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Let $X$ be a topological space with no special properties. My book claims the following in an exercise:

Suppose:

  1. $A \subset X$ is closed.

  2. $U \subset A$ is open (with respect to the induced topology on $A$).

  3. $V \subset X$ is open with $U \subset V$.

Show: $U \cup (V - A)$ is open in $X$.

I can see why this would be true in the presence of some separation axioms, but the book asks me to prove it in general.

Many thanks for your help.

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Revised to match revised problem statement.

HINT: Since $U$ is open in $A$, there is a $W$ open in $X$ such that $U=W\cap A$. Let $G=W\cap V$, and show that $G\cap A=U$. Then show that $U\cup(V\setminus A)=G\cup(V\setminus A)$.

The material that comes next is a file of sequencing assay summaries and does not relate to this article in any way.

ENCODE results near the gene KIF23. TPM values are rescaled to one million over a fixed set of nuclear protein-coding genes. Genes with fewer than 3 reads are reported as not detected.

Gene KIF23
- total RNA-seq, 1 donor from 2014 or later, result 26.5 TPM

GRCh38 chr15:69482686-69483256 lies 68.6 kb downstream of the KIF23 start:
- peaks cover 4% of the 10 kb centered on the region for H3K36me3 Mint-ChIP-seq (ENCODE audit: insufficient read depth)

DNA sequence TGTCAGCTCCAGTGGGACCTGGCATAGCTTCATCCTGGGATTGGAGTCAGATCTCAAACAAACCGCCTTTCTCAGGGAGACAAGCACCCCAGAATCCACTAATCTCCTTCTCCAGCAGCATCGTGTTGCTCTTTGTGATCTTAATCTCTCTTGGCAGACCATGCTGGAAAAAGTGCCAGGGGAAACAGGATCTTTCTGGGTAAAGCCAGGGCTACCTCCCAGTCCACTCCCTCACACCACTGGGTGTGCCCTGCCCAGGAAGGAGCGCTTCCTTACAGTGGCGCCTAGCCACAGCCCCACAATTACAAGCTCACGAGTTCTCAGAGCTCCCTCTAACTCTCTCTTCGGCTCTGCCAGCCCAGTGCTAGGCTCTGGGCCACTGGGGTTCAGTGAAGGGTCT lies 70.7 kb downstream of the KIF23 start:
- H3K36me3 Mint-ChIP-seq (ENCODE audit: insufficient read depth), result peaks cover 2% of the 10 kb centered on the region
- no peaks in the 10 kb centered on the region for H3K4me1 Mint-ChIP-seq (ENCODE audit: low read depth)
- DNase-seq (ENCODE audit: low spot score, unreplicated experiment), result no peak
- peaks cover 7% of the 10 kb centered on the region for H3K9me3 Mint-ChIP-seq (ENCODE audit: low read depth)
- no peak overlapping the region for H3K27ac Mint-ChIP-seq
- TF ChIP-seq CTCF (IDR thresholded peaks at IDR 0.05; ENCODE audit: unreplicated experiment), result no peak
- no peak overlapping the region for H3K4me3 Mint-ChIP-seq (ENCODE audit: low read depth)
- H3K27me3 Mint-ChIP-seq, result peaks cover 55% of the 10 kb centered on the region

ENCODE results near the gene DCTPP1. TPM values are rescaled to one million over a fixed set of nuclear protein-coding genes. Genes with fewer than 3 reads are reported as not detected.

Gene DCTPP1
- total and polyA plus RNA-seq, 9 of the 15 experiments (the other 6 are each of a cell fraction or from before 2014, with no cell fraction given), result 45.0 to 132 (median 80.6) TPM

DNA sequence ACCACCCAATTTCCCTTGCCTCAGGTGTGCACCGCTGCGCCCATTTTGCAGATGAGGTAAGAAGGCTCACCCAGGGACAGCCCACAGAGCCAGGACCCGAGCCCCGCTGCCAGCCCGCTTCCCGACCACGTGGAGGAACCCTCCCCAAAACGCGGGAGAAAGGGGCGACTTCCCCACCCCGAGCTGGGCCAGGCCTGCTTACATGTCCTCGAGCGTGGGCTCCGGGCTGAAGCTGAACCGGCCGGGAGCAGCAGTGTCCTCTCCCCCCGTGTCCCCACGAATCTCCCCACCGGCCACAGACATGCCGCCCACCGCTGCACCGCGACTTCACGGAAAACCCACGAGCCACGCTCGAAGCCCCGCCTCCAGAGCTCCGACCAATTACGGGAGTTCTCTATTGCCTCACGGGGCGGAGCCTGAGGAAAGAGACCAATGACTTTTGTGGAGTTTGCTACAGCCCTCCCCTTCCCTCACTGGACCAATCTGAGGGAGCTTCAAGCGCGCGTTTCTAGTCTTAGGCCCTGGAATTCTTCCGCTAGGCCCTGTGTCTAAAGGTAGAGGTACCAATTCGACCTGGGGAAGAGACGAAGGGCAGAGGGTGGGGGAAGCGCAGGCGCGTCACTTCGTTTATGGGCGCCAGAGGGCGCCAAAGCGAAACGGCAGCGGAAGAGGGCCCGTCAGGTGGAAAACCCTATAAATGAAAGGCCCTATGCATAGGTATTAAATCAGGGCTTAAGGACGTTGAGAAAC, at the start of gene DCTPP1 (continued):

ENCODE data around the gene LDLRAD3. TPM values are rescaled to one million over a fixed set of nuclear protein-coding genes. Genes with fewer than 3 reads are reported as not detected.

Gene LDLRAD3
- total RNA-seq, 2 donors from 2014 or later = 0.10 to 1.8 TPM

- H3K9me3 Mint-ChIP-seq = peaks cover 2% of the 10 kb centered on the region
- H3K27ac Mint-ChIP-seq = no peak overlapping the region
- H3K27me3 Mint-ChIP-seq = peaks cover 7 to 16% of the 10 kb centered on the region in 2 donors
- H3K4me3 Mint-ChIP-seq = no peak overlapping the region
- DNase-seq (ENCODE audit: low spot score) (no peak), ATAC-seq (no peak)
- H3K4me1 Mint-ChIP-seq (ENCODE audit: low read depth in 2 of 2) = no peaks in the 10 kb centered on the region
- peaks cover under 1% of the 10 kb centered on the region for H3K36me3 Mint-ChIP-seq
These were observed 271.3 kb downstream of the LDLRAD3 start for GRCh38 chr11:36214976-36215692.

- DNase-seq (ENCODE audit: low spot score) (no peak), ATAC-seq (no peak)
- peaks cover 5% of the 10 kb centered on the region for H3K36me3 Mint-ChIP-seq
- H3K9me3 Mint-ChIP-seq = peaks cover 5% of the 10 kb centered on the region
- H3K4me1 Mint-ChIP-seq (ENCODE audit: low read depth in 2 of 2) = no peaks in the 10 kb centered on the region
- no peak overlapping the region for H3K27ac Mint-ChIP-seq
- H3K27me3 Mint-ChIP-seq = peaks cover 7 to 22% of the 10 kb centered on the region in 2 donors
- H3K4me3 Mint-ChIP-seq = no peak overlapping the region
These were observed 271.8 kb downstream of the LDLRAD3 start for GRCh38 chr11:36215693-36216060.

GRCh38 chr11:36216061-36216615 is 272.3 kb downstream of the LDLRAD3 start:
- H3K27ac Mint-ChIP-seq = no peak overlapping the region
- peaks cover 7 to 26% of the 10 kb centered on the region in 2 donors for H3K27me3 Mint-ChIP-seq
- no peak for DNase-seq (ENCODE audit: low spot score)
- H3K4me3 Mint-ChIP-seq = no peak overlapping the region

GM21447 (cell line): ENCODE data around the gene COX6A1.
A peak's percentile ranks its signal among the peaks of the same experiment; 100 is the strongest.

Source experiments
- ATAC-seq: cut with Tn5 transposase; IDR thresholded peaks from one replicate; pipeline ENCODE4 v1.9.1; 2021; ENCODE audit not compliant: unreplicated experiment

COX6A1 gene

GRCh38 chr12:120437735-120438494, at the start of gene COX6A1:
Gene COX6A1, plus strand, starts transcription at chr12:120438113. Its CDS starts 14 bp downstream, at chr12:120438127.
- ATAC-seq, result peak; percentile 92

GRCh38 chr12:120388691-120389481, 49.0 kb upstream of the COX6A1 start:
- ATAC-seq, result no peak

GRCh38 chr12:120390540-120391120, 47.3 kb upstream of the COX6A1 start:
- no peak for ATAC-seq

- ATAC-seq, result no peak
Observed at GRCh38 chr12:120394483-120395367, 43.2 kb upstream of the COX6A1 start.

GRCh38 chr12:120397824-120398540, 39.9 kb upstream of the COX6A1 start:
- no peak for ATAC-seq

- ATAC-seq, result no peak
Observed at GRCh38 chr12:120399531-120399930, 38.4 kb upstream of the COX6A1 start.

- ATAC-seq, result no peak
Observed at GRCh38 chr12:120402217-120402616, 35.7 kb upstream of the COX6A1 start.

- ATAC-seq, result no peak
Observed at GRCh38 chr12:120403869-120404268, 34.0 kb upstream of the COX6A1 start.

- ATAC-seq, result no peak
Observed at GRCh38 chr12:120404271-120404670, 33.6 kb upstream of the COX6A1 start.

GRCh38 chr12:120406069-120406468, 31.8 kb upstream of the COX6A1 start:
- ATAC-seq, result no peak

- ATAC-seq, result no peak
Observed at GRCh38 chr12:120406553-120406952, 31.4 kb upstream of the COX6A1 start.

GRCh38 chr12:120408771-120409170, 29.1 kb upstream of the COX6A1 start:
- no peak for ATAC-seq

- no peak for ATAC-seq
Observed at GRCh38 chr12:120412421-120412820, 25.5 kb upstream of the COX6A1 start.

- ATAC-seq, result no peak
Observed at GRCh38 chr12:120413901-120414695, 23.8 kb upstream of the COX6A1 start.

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  • $\begingroup$ I'm very sorry but I forgot one of the hypotheses in my question. I have added it now (to point 3.). $\endgroup$ – Frank Apr 12 '15 at 16:29
  • $\begingroup$ @Frank: Ah, okay; now the statement is indeed generally true. $\endgroup$ – Brian M. Scott Apr 12 '15 at 16:34

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